Bohernabreena and Glenasmole - 7th May 2017.
Click on pictures to view the full size image. Use the up and down arrows on your keyboard to scroll through them or click on slideshow and sit back.
South Dublin Members line up at Bohernabreena, 7th May 2017 (picture: Gustavo Zoladz)
The Branch certainly picked a great day for the May outing. Early sunshine and cloudless skies brought out 35 plus enthusiastic birders for a visit to Bohernabreena Waterworks and Glenasmole Valley.
At the outset, careful note was taken of the fine rookery scattered through the trees at the reservoir entrance. Noisy corvids may not rank highly in people’s estimation, but protection and conservation of their nesting and roosting areas deserve attention. And we did have songbirds! The lively notes of the Blackcap accompanied us at all times, Chiffchaffs and Willow Warblers sang continuously from tree and shrub, while Blackbirds and Song Thrushes seemed to be in outright competition to dominate the sound waves; all in the Valley of the Thrush – Gleann a’ Smoil.
Blackbird at Bohernabreena, 7th May (picture: Nitin Shenoy)
As we approached the great dam retaining the lower lake, some Sika Deer (descendants of escapees from Powerscourt Demesne) were spotted at the fringe of the woods. At the lake itself, Sand Martins skimmed the surface, while a Dipper was spotted feeding at an outlet below the dam. High above a Buzzard soared in the blue, our first raptor of the day, and Goldcrests called from nearby conifers.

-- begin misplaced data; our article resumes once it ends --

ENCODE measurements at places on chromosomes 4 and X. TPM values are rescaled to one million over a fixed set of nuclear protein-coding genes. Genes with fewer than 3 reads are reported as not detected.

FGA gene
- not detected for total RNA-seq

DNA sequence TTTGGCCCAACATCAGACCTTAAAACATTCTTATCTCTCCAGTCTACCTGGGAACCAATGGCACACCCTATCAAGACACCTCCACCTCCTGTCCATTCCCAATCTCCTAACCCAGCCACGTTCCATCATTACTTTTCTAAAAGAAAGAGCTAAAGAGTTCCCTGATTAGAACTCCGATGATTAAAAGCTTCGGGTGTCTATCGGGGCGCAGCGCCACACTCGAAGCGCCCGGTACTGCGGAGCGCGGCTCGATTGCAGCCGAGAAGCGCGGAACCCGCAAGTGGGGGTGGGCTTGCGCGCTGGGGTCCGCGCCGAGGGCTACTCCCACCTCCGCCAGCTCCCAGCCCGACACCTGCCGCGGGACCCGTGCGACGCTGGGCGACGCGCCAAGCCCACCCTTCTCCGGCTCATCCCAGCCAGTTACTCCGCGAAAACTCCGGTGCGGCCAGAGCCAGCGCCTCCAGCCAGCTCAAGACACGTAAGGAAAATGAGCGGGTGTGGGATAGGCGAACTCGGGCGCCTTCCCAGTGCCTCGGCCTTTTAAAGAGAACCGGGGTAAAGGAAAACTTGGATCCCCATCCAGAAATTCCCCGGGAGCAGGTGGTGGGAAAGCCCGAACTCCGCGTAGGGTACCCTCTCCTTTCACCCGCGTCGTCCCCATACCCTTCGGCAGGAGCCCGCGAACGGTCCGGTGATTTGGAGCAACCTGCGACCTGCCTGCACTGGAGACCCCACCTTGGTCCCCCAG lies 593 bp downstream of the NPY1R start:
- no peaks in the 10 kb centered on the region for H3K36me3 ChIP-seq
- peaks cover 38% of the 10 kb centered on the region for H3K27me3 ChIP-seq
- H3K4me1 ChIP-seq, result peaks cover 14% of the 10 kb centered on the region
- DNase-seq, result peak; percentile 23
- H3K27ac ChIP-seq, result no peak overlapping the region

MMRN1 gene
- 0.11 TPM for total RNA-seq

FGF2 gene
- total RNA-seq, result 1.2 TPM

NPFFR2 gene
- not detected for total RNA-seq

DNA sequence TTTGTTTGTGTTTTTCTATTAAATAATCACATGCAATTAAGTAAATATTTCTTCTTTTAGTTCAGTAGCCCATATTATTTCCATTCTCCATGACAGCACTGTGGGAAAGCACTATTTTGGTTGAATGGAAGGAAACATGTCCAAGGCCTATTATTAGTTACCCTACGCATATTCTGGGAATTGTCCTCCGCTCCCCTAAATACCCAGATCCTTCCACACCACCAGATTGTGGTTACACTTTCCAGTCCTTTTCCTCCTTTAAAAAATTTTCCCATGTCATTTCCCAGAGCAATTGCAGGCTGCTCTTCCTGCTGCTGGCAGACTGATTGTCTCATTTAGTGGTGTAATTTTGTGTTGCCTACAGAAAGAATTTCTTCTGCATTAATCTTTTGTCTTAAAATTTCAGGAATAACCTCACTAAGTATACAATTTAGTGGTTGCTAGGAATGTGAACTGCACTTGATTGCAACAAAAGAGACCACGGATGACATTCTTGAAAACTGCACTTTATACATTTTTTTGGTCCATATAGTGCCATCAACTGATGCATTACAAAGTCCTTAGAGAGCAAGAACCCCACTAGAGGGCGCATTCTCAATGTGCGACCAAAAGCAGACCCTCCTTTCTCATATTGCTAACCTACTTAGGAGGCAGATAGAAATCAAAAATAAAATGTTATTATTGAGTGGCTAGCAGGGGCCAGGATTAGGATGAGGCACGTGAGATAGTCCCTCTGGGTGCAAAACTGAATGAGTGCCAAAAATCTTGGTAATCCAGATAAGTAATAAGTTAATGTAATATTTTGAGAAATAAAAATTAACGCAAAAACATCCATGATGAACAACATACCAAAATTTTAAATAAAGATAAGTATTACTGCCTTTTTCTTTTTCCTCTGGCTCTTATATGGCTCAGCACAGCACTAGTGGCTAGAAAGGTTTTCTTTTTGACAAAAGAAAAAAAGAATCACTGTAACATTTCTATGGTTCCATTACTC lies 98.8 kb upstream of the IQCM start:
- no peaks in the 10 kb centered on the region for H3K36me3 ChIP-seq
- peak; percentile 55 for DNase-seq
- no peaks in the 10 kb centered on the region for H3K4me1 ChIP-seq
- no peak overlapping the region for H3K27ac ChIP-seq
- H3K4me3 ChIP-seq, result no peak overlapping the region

A Grey Heron moved out of sight at the end of the lake while a Mallard led her line of ducklings towards the far shore. Of interest to those unfamiliar with the reservoir was the fact that the upper lake retains drinking water, while the lower lake holds acidic water from the uplands around Kippure mountain. Originally, in 1880, the scheme was devised to provide the new town of Rathmines and Rathgar with clean water, while ensuring the continuance of a measured supply of untreated water in the river Dodder to enable over forty mill owners pursue their enterprises without interruption.
Mallard and chicks, Bohernabreena Waterworks, 7th May 2017 (picture: Gustavo Zoladz)
Meanwhile the sun shone brilliantly, with many butterflies searching out their favourite flowers. Among the species noted were, Common Blue, Orange Tip, Speckled Wood, Peacock, Small White, Green-Veined White and Large White.
An occasional Long-tailed Tit was spotted, Bullfinches made their piping calls, many a Blue Tit and Wren moved through the trees and a Pheasant called from the undergrowth. On the upper lake, Swallows and House Martins were fly-catching and a pair of Grey Wagtails was busy feeding nestlings in one of the many outlet pipes. Towards the end of the upper lake a little Grebe repeated its call.
Grey Wagtail, Bohernabreena, 7th May 2017 (picture: Nitin Shenoy)
One of the main aims of our outing was to hear the Cuckoo. As it happened, our slow progress through the beautiful surroundings of the reservoir meant that only a brief call of the target bird was heard by some members of the group. As we walked along the south bank of the upper lake, a returning birder and some walkers described listening to the Cuckoo further along the lake (a photograph of the perched bird was later displayed on the irishbirding website and can be seen by clicking here). However, quite a number of our group will probably make a further visit to the area to track down the elusive Cuckoo.
Meanwhile we checked out some dead Larches bearing the unmistakable holes made by a Great Spotted Woodpecker, which has been seen and heard along the upper lake. It had been drumming away earlier on Sunday morning.